Opinion: Why We Need To Take Responsibility For Our Retirement

13 September 2018

Josh Callaghan, Canstar’s General Manager of Wealth

In the wake of the Royal Commission the retail banking sector is once again cringing under the weight of public opprobrium, this time regarding its practices to do with superannuation.

Responsibility for retirement
Source: bleakstar (Shutterstock)

ASIC estimates the potential damages to be paid to customers at $1 billion, prompting Slater and Gordon to launch a class action against the associated banks, perhaps the largest in Australia’s history.

There has been considerable blame laid at the feet of the super sector, and rightly so. However, my view is that as consumers it’s time to step up and take more responsibility for our own retirement by taking an active interest in how our retirement funds are invested and managed.

Now, let me be really clear about a couple of things. I’m not shifting all the blame or responsibility from the banks to individuals, that would be preposterous. Some of the decisions and behaviours uncovered in the Royal Commission are unconscionable. The entire financial sector has a lot of problems to solve when it comes to overhauling the systems and models that have perpetuated these problems. But superannuation is a little different for most people.

You see, in some cases, bad institutional behaviours are so well obfuscated from the view of the customer that there is no way that you or I could ever uncover the fact that we’re being dudded out of money. However, in the case of superannuation, whether it’s overcharging fees or underperforming investments it’s right there, in plain sight!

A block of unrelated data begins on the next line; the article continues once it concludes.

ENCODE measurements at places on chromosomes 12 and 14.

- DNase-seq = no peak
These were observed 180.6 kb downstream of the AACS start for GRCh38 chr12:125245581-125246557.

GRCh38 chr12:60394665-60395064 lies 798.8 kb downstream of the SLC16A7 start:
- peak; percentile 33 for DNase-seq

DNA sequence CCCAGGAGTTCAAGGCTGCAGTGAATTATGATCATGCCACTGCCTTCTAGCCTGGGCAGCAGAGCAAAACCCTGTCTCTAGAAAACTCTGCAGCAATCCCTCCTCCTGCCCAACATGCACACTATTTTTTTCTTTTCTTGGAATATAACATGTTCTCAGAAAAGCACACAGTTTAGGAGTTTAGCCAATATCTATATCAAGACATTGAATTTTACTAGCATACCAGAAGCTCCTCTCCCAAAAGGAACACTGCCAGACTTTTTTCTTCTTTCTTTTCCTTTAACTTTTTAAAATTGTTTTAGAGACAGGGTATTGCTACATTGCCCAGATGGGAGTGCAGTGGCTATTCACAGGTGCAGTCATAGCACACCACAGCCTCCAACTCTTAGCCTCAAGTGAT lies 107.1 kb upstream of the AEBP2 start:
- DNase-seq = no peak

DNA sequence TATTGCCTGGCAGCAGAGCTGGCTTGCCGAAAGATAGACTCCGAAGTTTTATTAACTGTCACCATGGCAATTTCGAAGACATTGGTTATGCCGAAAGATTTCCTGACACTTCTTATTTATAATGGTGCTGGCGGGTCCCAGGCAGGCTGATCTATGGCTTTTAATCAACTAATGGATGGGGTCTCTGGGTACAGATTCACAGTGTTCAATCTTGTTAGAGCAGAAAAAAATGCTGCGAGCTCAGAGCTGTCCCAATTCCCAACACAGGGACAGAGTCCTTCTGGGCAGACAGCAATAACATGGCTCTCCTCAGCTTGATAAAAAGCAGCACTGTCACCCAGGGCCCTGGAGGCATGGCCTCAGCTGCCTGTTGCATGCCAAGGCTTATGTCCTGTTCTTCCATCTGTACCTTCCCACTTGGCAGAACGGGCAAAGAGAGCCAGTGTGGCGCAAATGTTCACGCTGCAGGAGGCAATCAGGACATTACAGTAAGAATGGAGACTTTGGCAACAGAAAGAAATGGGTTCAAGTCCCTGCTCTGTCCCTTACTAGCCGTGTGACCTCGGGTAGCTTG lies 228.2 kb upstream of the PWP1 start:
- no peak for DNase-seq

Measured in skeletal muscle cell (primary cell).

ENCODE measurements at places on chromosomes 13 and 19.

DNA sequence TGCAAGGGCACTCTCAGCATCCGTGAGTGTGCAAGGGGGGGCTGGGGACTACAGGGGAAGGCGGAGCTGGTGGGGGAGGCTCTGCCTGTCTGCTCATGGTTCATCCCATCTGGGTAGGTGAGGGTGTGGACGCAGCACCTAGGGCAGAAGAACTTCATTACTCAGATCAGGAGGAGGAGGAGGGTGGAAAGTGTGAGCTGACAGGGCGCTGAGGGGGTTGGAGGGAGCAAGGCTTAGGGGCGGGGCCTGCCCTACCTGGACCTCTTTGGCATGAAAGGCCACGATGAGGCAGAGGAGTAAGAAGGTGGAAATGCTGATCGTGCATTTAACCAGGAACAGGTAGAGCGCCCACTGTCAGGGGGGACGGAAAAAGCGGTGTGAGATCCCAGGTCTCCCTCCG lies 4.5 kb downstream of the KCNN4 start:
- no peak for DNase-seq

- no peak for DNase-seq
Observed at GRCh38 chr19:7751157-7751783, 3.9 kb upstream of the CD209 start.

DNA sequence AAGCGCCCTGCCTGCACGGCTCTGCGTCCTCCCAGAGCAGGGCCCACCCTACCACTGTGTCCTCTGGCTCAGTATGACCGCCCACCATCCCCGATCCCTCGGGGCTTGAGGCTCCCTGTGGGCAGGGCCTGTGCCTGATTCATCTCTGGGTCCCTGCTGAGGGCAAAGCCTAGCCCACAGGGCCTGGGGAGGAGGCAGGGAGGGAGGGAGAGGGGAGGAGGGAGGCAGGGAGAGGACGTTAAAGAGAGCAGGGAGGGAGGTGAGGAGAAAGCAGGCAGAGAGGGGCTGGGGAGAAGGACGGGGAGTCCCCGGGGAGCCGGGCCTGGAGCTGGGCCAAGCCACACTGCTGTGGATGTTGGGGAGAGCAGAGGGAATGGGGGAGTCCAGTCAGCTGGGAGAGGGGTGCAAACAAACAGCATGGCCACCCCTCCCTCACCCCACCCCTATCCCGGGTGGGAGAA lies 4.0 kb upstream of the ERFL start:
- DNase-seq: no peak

Every year we get a statement that shows us what we’ve earned and what we’ve paid, we can go online and get it from our fund at any time, the media have talked about it, it was the subject of a long running advertising campaign from the industry super funds and it feels like there are a plethora of experts urging people to engage with their super.

See here’s the thing, your superannuation effectively can be broken down into two figures, returns and costs. That’s it. And both of the claims within the Slater and Gordon class action are clearly evidenced in one of these numbers.

Here’s the rub, the person who is affected the most from your superannuation is you. It’s your money, it’s your lifestyle that it’s there to provide for and there is a heap of great general advice and information online to help you navigate your way to a better outcome.

My advice? Set aside half an hour to review your superannuation tonight and put a reminder on your calendar to do this check every year. Pull up your last statement and have a look at the long-term performance numbers reported and compare these with the 5-Star products on Canstar.com.au.  Secondly, tally up all of the costs excluding the cost of insurance and compare that figure with what is shown on the Canstar tables. The 5-Star product annual cost on an $80,000 balance ranges from $678 to $1238. Finally, if there is a deduction for life insurance from your account then find out how much cover you’re actually getting and decide whether it’s relevant for your personal financial circumstances.

Not only is this 30-minutes of effort likely to catch out if your fund is overcharging or underpaying you, but it will ensure you’re more informed about how well your super is performing. Every percentage point counts. 

About Josh Callaghan

Canstar’s General Manager for Wealth, Josh Callaghan, is the former General Manager of Wealth at Canstar and co-founder of Fintech Queensland. In his role at Canstar, Josh was responsible for the strategic direction, operations and commercial outcomes of the Wealth division, which includes Superannuation and Investments. He has over 19 years of experience in product management, strategy, technology and marketing in the financial services industry.

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